Wednesday, October 1, 2014

Mycenae Archaeological Site in Greece

Mycenae is an amazing archaeological site that is located up on a hill overlooking a dry Mediterranean valley in the Peloponnese which is a peninsula in southern Greece. Mycenae is 120 km (75 miles) from Athens and about a half hour drive from the coastal town of Nafplio (see a subsequent post).

This city was one of the earlier Greek archaeological cities that experienced its peak between 1600 BC to about 1100 BC when it had more than 30,000 inhabitants and covered about 32 hectares (about 79 acres). That is about 3500 years ago and one of the older civilizations in the world with Egyptian culture going back to 3150 BC and Chinese culture going back to the Shang Dynasty that ruled from 1700–1046 BC.

Greek Poppy (Papaver rhoeas)

Thinking back to these early centers of human civilization puts me in awe of their achievements with language, tools, jewelry, and art. But then I think about some of the Bristlecone pine trees that I have dated that exceed 4000 years in age (reaching as old as 5000 years). It is amazing that these individual trees have lived through the entirety of human cultural development which suggests how short of a time humans have been on this planet compared to other organisms or compared to the 4.6 billion years of Earth's geologic history.

We stayed at a large hotel called Petite Planete which was a wonderful place that served great French influenced meals. The hotel was on the road out to Mycenae and was probably about 20 minutes walking distance from the archaeological site.

White African Daisy (Osteospermum Ecklonis)
We spoke with an English tour guide who was actually on vacation himself. He was telling us of times past when this hotel (which could easily seat 100 people for a meal) was usually full with tourists coming to tour Mycenae. The tourists would tend to spend a night or at least stop for lunch.  Now tour companies have developed larger tour buses that can travel the country roads faster and most tourists will take a partial day tour out of Athens to come to Mycenae for a few hours. With this massive transport of most tourists in and out of Athens, local business has fallen off and the hotel only had about four different couples of guests.

We took a walk on the evening that we arrived and enjoyed the olive and orange trees scattered across the landscape. Once we got to a higher vantage point we could tell that the entire landscape was spotted with cultivated trees throughout the valley.

It was a good time of year to visit, because the orange trees were in blossom sending their fragrant scents abroad on the air. Wildflowers abounded across the landscape painting the area in bright red, yellow, and purple colors.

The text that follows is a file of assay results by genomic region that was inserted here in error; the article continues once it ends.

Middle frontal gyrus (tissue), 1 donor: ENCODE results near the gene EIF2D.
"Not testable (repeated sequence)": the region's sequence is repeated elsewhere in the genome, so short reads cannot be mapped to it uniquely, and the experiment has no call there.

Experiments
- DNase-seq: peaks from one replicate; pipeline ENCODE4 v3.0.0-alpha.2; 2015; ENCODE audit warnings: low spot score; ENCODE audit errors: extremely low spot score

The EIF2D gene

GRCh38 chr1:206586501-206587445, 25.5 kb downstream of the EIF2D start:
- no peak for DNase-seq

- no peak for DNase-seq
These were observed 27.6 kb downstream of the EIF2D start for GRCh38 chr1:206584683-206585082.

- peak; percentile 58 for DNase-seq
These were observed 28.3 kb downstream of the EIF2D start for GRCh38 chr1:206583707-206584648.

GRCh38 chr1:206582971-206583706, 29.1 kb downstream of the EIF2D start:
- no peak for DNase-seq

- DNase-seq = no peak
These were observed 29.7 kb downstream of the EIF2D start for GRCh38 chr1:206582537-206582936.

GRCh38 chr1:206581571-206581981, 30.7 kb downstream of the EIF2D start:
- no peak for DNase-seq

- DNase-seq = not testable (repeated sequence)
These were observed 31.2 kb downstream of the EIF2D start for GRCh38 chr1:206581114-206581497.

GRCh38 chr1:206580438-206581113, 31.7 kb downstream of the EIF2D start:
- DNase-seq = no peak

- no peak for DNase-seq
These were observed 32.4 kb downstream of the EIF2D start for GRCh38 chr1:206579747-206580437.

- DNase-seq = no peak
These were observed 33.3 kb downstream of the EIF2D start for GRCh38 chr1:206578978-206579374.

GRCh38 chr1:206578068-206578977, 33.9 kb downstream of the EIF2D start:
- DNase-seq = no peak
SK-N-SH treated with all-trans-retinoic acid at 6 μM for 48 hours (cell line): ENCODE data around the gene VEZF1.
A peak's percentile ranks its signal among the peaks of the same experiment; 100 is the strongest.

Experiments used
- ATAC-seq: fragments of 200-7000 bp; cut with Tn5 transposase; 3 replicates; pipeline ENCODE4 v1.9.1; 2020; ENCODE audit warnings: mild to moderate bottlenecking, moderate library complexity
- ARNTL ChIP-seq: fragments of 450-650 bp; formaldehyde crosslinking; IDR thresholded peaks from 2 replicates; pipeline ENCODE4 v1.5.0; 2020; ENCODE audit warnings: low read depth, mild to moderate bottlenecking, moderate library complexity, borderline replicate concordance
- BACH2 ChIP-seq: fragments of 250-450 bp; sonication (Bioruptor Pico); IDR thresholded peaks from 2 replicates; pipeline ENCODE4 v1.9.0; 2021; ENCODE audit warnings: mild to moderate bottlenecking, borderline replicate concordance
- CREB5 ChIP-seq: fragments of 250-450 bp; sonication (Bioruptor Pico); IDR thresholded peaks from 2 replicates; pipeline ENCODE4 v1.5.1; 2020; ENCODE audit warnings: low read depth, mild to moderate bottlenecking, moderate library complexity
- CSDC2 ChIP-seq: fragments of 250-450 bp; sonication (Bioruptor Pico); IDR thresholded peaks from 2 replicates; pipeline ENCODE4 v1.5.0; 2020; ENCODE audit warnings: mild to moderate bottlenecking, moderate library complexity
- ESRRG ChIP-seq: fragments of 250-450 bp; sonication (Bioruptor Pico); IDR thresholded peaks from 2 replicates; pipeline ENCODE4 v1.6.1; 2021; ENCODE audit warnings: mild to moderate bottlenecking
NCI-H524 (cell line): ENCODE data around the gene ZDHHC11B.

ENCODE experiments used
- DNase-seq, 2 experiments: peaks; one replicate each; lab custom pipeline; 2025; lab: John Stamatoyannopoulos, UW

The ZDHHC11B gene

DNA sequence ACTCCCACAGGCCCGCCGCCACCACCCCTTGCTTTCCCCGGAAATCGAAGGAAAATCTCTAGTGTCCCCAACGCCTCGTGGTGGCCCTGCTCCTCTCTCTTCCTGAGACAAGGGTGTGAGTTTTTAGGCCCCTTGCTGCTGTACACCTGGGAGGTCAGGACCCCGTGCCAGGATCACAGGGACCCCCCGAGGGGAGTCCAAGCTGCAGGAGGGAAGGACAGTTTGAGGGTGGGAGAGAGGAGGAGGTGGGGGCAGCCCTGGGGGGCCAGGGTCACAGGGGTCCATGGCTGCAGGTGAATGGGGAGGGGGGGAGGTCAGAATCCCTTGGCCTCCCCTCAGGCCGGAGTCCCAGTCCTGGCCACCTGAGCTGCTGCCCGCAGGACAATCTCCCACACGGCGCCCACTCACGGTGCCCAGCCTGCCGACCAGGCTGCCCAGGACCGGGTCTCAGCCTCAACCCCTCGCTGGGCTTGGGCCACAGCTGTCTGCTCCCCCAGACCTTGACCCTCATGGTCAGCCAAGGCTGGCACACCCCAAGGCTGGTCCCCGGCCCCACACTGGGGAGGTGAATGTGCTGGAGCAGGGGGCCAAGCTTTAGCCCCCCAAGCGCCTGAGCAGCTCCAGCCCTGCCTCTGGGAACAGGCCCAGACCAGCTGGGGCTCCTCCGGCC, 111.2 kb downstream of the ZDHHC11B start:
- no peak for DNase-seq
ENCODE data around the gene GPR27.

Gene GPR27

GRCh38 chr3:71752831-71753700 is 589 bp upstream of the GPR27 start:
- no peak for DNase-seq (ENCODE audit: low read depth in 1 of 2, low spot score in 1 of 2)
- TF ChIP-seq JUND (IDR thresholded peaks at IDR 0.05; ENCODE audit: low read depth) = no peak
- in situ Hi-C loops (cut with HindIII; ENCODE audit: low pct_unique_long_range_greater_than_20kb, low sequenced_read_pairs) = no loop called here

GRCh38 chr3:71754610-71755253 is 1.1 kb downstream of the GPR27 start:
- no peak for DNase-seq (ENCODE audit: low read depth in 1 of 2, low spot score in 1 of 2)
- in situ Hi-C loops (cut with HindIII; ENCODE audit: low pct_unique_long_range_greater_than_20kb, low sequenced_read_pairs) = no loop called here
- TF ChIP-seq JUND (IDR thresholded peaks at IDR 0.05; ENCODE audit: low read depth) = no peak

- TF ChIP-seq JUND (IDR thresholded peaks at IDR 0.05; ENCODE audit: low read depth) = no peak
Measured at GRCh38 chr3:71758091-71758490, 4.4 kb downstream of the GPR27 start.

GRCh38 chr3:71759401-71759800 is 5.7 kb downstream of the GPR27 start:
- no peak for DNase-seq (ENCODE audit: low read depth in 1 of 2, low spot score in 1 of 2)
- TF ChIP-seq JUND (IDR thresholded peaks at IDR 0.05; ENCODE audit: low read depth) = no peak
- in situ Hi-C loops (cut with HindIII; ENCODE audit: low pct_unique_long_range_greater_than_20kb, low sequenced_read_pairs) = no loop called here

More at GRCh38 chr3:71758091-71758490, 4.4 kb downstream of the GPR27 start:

On our walk, we could see the old structures of Mycenae on a hill in the distance and it was hard to wait until the next day to go up and see the archaeological site.


The ruins of Mycenae are famous for the Lions Gate which is the main entrance to the ruins. The marble sculpture of two lions makes the center piece to the entrance way.

The ruins were surrounded with thick defensive walls. Some of the walls were about 20 feet thick with a few back doors hidden among the rocks.

The archaeological site maintained a water supply through a couple of cisterns that caught rainwater and stored it for the cities use.

In AD 1876 Heinrich Schliemann uncovered a tomb whose occupant had a golden mask. Schliemann believed this to be the burial of Agamemnon but later archaeological work dates this grave at 1550 to 1500 BC which predates the life of Agamemnon, but the mask still holds that name.  Schliemann was a German businessman who was an early amateur archaeologist that was a pioneer in the field. He believed in the historical accuracy of Homer’s tales and excavated in Hissarlik in Turkey which is thought to be the city of Troy and in Mycenae looking for evidence of archaeological finds supporting the historical accuracy of Homer's Iliad and Virgil's Aeneid. Some of his techniques were a bit brutish such as dynamiting his way through nine archaeological levels at the site of Hissarlik including what was later thought to be the true archaeological units of the city of Troy. Schliemann was one of the earliest archaeologists and I can attest that the techniques of excavation improved considerably since his time.

Other circular burial mounds existed around the site as well. This one was near the museum and when it was complete, you could walk out of the bottom portion of the mound.

The artifacts found at Mycenae demonstrate the wide range of trade conducted at this site with artifacts coming from areas all along the Mediterranean and as far away as the modern day United Kingdom.

I was most impressed with the extent of writing and language that the Mycenae culture had 3500 years ago. Many of these tablets show bits of writing.

The beads were carved with fine artwork.

There were many human form artifacts that were found on the site including some articulated models or dolls.

Mycenae was at its height during the bronze age and many axe heads, swords, and other metal implements were found in the ruins.

Overall, I was amazed at the level of cultural development at Mycenae but in retrospect I can put that in perspective of other natural phenomena like the life of trees that grow to 4000 years in age, clams that can live to be 400 years old, or the age of the earth at 4.6 billion years. Humans have spent such a short time on the planet and our cultural development has been so recent; it is interesting that we now grapple with the issue of using up the resource that our society depends upon and we can measure the changes that we have made to the Earth's climate.

Purple Salsify (Tragopogon porrifolius)

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